A weekly challenge concerning the interpretation of an algorithm to determine the day on which you were born.

What day of the week were you born on? Do you know? Here's a way to find out.

A Latin square of order n is an array of n symbols in which each symbol occurs exactly once in each row and exactly once in each column.

How many different ways can you arrange the officers in a square?

Try to move the knight to visit each square once and return to the starting point on this unusual chessboard.

Choose any whole number n, cube it, add 11n, and divide by 6. What do you notice?

Details are given of how check codes are constructed (using modulus arithmetic for passports, bank accounts, credit cards, ISBN book numbers, and so on. A list of codes is given and you have to check. . . .

Find and explain a short and neat proof that 5^(2n+1) + 11^(2n+1) + 17^(2n+1) is divisible by 33 for every non negative integer n.

Suppose an operator types a US Bank check code into a machine and transposes two adjacent digits will the machine pick up every error of this type? Does the same apply to ISBN numbers; will a machine. . . .

Show that there are infinitely many rational points on the unit circle and no rational points on the circle x^2+y^2=3.

Which numbers can we write as a sum of square numbers?

Find 180 to the power 59 (mod 391) to crack the code. To find the secret number with a calculator we work with small numbers like 59 and 391 but very big numbers are used in the real world for this.

You have worked out a secret code with a friend. Every letter in the alphabet can be represented by a binary value.

You are given the method used for assigning certain check codes and you have to find out if an error in a single digit can be identified.

In turn 4 people throw away three nuts from a pile and hide a quarter of the remainder finally leaving a multiple of 4 nuts. How many nuts were at the start?

Find the values of n for which 1^n + 8^n - 3^n - 6^n is divisible by 6.

What remainders do you get when square numbers are divided by 4?

Decipher a simple code based on the rule C=7P+17 (mod 26) where C is the code for the letter P from the alphabet. Rearrange the formula and use the inverse to decipher automatically.

What is the smallest perfect square that ends with the four digits 9009?

Learn about the rules for a group and the different groups of 4 elements by doing some simple puzzles.

What are the possible remainders when the 100-th power of an integer is divided by 125?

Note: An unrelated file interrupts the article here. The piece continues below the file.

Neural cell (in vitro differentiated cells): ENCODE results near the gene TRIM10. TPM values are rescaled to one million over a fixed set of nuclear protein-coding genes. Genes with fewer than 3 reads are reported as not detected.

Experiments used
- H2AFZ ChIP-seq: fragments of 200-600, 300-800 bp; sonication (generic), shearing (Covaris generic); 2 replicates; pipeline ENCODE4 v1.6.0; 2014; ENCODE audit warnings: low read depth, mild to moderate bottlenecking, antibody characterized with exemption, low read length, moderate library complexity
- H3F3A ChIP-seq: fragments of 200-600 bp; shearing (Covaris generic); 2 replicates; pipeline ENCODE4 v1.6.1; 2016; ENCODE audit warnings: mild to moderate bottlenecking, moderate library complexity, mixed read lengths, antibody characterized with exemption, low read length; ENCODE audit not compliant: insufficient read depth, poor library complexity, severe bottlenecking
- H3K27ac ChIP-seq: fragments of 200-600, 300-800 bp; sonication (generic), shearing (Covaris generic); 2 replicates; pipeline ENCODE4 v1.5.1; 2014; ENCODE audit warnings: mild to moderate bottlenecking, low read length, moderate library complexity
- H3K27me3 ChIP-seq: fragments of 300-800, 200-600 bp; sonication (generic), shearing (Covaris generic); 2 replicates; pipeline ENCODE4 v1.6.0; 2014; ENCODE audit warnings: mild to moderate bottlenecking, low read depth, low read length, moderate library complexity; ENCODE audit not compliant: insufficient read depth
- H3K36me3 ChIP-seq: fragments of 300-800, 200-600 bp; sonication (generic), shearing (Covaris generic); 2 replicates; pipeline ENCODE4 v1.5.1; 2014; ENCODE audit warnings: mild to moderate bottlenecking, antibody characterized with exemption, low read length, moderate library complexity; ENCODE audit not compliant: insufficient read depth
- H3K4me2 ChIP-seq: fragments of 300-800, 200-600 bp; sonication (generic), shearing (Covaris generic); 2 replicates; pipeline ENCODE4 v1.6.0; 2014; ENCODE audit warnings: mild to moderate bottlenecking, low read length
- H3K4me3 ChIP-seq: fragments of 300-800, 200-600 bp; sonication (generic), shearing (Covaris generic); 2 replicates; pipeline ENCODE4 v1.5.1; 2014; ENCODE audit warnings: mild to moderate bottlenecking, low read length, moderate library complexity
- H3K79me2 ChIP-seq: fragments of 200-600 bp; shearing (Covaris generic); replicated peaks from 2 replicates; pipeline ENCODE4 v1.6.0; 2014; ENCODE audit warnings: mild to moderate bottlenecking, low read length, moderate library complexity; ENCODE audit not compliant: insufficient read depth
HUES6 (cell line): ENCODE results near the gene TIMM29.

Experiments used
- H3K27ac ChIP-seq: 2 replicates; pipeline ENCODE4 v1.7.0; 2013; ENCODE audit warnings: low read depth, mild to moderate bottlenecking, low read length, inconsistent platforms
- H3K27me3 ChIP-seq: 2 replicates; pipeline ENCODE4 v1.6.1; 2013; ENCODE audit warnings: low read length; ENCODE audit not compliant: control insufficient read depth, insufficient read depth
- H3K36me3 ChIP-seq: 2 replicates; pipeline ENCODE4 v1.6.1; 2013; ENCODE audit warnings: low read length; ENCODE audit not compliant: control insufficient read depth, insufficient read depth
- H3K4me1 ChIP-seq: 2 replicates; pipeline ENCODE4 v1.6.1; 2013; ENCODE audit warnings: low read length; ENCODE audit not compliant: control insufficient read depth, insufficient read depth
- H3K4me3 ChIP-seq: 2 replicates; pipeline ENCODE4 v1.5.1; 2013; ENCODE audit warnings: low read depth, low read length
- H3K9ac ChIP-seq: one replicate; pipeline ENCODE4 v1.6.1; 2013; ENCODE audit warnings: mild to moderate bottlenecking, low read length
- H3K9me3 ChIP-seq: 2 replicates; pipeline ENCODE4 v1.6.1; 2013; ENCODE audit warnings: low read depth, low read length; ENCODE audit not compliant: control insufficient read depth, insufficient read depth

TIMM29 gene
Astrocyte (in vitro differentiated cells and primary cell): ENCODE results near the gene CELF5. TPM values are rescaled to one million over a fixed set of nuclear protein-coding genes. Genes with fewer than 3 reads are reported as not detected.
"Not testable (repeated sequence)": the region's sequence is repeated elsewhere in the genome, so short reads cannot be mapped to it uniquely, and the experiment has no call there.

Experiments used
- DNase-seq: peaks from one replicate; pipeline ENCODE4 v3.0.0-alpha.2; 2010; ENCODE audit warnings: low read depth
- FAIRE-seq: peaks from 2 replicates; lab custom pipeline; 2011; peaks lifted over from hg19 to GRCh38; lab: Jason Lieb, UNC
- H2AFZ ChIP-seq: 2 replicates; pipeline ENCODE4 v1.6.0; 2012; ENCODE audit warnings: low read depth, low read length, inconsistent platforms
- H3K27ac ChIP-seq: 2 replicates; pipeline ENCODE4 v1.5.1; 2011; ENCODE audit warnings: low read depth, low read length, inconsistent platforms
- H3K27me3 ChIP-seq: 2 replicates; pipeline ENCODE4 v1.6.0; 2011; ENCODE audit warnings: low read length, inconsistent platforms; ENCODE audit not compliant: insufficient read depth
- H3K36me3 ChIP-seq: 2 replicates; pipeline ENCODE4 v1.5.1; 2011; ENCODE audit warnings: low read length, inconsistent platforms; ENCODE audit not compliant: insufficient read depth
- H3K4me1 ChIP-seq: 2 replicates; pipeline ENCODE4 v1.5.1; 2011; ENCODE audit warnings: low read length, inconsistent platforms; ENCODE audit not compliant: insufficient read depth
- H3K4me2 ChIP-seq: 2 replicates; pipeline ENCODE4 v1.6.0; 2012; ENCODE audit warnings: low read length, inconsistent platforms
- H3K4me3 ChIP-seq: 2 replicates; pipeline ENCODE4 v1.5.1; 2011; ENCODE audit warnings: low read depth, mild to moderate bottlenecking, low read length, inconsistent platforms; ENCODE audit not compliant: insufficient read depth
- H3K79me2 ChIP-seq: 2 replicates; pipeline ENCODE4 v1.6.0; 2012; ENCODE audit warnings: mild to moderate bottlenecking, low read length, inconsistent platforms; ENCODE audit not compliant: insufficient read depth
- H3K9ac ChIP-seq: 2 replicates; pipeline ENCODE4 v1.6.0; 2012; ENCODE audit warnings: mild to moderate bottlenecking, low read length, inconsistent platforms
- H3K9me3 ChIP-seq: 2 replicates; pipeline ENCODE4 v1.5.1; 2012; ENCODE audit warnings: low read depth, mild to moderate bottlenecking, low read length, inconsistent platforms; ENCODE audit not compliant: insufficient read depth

Prove that if a^2+b^2 is a multiple of 3 then both a and b are multiples of 3.

Crack this code which depends on taking pairs of letters and using two simultaneous relations and modulus arithmetic to encode the message.

Time for a little mathemagic! Choose any five cards from a pack and show four of them to your partner. How can they work out the fifth?

Prove that for every right angled triangle which has sides with integer lengths: (1) the area of the triangle is even and (2) the length of one of the sides is divisible by 5.

a) A four digit number (in base 10) aabb is a perfect square. Discuss ways of systematically finding this number. (b) Prove that 11^{10}-1 is divisible by 100.

Peter Zimmerman from Mill Hill County High School in Barnet, London gives a neat proof that: 5^(2n+1) + 11^(2n+1) + 17^(2n+1) is divisible by 33 for every non negative integer n.

Caroline and James pick sets of five numbers. Charlie chooses three of them that add together to make a multiple of three. Can they stop him?

What can you say about the common difference of an AP where every term is prime?

Ask a friend to choose a number between 1 and 63. By identifying which of the six cards contains the number they are thinking of it is easy to tell them what the number is.

We only need 7 numbers for modulus (or clock) arithmetic mod 7 including working with fractions. Explore how to divide numbers and write fractions in modulus arithemtic.

Peter Zimmerman, a Year 13 student at Mill Hill County High School in Barnet, London wrote this account of modulus arithmetic.

An example of a simple Public Key code, called the Knapsack Code is described in this article, alongside some information on its origins. A knowledge of modular arithmetic is useful.